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GORMAN: No matter what Penn State folks say, Pitt rivalry still matters

Pittsburgh Tribune-Review (TNS)
  • Penn State beat in-state rival Pitt on Saturday afternoon, 33-14.
  • Pitt had the edge in the major statistical categories, but trailed throughout the game.
  • The game was played in front of nearly 110,000 fans at Beaver Stadium.

Saquon Barkley saw Pitt was in single coverage and the ball was in the air, headed his way.

Penn State running back Saquon Barkley (26) dives into the end zone for a touchdown as Pittsburgh's Dennis Briggs defends during an NCAA college football game, Saturday, Sept. 9, 2017 at Beaver Stadium in State College, Pa. Penn State won, 33-14.

That gave Penn State's All-America running back time to think about where he was wanted to go and what it would mean to the 98th edition of one of college football's oldest and greatest rivalries.

“You have to make sure you come down with it and find a way to get into the end zone and get extra motivation for your team,” Barkley said.

“That's the mindset you have to have. You have to believe in yourself. I thought it was a touchdown once I saw I had a one-on-one route.”

Barkley turned that third-quarter pass from Trace McSorley into a 46-yard touchdown and added a back-breaking 8-yard run in the fourth as the No. 4 Nittany Lions beat Pitt, 33-14, Saturday before 109,898 at Beaver Stadium.

Barkley wasn't just the best player on the field — he had 183 total yards, with 88 rushing, 45 receiving and 50 on kickoff returns — but did more than anyone to dictate the outcome.

Essentially, Barkley did what the Panthers couldn't: He made a momentum-changing play and finished a long drive by scoring in the red zone.

“That's just the nature of the game, explosive plays like that,” Barkley said. “When you get momentum, when you get it going and get it rolling, it kind of stops the defense from what they're trying to do and changes their game plan.”

Barkley, Franklin have same outlook: Barkley only added insult by echoing Penn State coach James Franklin's post-game assertion that where Pitt treated its 42-39 win last year at Heinz Field like it had won the Super Bowl, the Lions likened it to beating Akron last week — that every game is a Super Bowl.

“It didn't really matter. It felt like a normal win to me,” Barkley said. “No game is bigger than another. I know it sounds cliche, and I know you guys are probably sick and tired of hearing it, but we believe in it. That's our attitude. We treat every game like it's the Super Bowl. There was no extra, ‘Oh yeah, we won! We beat Pitt!'

“They were just the team on our schedule at the time as an opponent. Whoever our opponent is, we expect to win.”

The game matters — a lot: Never mind that Penn State failed to cover the three-touchdown point spread. This rivalry game drew not just statewide but national interest, along with the seventh-largest crowd in Beaver Stadium history.

So, Penn State can say what it wants. The game matters. The opponent matters. The result matters, and not just because the Lions are now 2-0 instead of 1-1. A loss to Pitt would have been the third consecutive for Penn State in this series, and a home loss would have been a bad look.

Lions' stars excel: But Penn State prevailed, largely because its best players looked like All-Americans while Pitt's star shrunk in the spotlight.

Penn State tight end Mike Gesicki caught two touchdown passes to spot the Lions a 14-0 first-quarter lead, and Barkley scored two touchdowns in the second half to seal the victory.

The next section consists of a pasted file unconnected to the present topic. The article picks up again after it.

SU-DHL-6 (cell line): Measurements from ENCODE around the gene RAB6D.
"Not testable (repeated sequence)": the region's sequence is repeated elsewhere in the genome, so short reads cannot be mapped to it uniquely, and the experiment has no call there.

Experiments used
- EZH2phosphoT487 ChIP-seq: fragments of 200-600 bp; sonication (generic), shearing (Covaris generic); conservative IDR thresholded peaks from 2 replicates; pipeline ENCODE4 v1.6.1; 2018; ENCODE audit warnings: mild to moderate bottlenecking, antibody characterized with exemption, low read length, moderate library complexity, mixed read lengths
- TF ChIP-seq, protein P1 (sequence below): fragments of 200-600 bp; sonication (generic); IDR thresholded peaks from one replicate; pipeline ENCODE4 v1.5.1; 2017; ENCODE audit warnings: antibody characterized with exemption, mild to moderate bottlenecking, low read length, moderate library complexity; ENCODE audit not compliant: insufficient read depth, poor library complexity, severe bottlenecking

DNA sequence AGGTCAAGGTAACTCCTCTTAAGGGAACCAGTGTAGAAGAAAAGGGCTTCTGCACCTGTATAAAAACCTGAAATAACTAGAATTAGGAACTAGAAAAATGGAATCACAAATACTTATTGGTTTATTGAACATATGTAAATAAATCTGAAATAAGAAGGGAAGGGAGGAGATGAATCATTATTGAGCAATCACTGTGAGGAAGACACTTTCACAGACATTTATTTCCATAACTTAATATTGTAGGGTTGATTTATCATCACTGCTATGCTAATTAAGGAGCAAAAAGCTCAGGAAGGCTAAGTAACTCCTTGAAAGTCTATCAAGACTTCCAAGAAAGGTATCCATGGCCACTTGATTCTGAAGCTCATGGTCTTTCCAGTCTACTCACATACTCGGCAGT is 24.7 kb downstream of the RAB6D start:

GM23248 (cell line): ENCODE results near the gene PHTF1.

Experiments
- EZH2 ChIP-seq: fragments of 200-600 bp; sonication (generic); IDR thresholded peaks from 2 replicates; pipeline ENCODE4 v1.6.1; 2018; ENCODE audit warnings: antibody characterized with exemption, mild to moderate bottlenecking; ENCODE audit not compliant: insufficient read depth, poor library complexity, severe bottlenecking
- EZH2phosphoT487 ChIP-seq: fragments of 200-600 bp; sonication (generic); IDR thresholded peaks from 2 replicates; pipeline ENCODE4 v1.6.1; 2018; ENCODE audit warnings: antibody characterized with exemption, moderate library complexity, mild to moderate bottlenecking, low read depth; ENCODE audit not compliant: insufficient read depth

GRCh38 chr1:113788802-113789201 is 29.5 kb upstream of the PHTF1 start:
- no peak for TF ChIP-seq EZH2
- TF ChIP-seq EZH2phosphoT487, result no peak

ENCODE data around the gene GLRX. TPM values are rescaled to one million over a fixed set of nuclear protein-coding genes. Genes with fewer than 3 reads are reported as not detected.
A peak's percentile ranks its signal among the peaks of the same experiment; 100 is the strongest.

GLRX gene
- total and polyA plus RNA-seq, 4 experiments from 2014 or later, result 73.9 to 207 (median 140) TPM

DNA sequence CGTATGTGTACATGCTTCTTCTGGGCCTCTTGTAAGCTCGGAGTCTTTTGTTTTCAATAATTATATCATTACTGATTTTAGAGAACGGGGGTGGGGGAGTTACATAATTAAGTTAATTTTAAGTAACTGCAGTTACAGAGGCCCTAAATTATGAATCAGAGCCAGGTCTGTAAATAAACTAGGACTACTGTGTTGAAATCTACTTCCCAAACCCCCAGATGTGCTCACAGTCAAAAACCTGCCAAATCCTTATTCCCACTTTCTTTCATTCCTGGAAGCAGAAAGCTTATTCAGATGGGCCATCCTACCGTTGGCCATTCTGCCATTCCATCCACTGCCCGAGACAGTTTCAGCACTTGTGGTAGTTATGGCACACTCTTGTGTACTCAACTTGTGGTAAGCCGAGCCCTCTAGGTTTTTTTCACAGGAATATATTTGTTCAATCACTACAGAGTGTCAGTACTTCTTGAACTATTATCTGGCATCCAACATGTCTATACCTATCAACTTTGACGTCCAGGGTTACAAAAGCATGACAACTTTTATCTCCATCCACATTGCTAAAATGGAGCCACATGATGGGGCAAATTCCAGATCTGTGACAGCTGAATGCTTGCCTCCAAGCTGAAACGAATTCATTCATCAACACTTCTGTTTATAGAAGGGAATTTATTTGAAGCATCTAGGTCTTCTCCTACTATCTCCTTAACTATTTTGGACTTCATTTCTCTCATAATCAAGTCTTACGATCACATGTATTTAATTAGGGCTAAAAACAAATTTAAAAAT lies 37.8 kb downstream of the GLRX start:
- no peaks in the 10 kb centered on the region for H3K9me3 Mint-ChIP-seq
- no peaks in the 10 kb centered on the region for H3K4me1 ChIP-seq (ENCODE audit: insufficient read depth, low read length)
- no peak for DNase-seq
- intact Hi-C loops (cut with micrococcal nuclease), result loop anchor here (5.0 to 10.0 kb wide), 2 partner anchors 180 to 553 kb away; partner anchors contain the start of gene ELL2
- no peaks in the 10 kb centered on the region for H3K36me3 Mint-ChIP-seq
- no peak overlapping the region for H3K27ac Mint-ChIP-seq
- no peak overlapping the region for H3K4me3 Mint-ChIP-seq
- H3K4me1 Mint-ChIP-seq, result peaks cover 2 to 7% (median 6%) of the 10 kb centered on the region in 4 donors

Meantime, Pitt receiver/return specialist Quadree Henderson spent most of the game running in the wrong direction. He finished with 33 yards on nine touches, including minus-5 rushing and zero yards on three punt returns.

Henderson, however, is hardly a scapegoat. But his lack of production put the Panthers in poor field position in the first half, making two turnovers even more costly.

Pitt has statistical edge: Pitt's offense had the advantage over Penn State in rushing (155-148), passing (187-164) and total yards (342-312), first downs (24-14) and held a 16-minute edge in time of possession.

The notion the Panthers saved their tricks for Penn State — my take on Pitt's 28-21 overtime victory over Youngstown State in the opener — was largely disproven, unless you consider the shovel pass a specialty.

If the Penn State loss exposed anything, it's that Pitt has a problem with either its play-calling or signal caller. Max Browne struggled, throwing two interceptions and overshooting receivers on downfield throws.

Pitt struggles in red zone: The Panthers didn't just give up big plays to Penn State, they struggled once again in the red zone.

Pitt scored only one touchdown on its four first-and-goals — and that was with backup Ben DiNucci running for a touchdown after replacing Browne on a third-and-goal at the 3 — as it twice settled for field goals and lost a fumble in the final minute.

Penn State answered with Barkley, who scored five touchdowns against Pitt last year and showed why he's one of the nation's best backs by breaking tackles and bulldozing defenders at the goal line.

“Once you think he's down,” Pitt defensive end DeWayne Hendrix warned, “don't think he's down.”

Pitt strong safety Dennis Briggs, dragged into the end zone by Barkley, compared him to James Conner.

“We tried our best,” Briggs said. “Came downhill, tried not to slow down. Sometimes we got him, sometimes we didn't.”

McSorley called Barkley's two big plays “huge confidence boosters” for Penn State's offense, touchdowns that got the Lions their “mojo” back.

Those plays were the difference in this week's Super Bowl, a Pitt-Penn State rivalry game that matters more than even the winners will admit.